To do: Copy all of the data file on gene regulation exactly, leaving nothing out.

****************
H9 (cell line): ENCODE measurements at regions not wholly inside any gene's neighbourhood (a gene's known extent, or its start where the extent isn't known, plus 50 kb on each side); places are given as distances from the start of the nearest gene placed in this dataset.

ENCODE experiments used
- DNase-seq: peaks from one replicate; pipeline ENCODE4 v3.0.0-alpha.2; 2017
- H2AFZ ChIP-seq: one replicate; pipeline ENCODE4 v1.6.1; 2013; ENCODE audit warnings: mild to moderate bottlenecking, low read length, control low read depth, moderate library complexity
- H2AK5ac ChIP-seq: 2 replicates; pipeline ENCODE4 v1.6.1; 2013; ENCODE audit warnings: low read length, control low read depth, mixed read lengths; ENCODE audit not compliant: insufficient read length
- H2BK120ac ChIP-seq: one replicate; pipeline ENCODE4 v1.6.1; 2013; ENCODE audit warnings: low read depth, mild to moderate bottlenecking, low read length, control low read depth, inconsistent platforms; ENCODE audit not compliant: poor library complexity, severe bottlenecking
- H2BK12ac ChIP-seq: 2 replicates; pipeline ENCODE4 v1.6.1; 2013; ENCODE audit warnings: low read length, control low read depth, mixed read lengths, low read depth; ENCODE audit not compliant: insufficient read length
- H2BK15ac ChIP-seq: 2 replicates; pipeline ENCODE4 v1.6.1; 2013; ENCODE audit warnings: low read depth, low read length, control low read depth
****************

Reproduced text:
H9 (cell line): ENCODE measurements at regions not wholly inside any gene's neighbourhood (a gene's known extent, or its start where the extent isn't known, plus 50 kb on each side); places are given as distances from the start of the nearest gene placed in this dataset.

ENCODE experiments used
- DNase-seq: peaks from one replicate; pipeline ENCODE4 v3.0.0-alpha.2; 2017
- H2AFZ ChIP-seq: one replicate; pipeline ENCODE4 v1.6.1; 2013; ENCODE audit warnings: mild to moderate bottlenecking, low read length, control low read depth, moderate library complexity
- H2AK5ac ChIP-seq: 2 replicates; pipeline ENCODE4 v1.6.1; 2013; ENCODE audit warnings: low read length, control low read depth, mixed read lengths; ENCODE audit not compliant: insufficient read length
- H2BK120ac ChIP-seq: one replicate; pipeline ENCODE4 v1.6.1; 2013; ENCODE audit warnings: low read depth, mild to moderate bottlenecking, low read length, control low read depth, inconsistent platforms; ENCODE audit not compliant: poor library complexity, severe bottlenecking
- H2BK12ac ChIP-seq: 2 replicates; pipeline ENCODE4 v1.6.1; 2013; ENCODE audit warnings: low read length, control low read depth, mixed read lengths, low read depth; ENCODE audit not compliant: insufficient read length
- H2BK15ac ChIP-seq: 2 replicates; pipeline ENCODE4 v1.6.1; 2013; ENCODE audit warnings: low read depth, low read length, control low read depth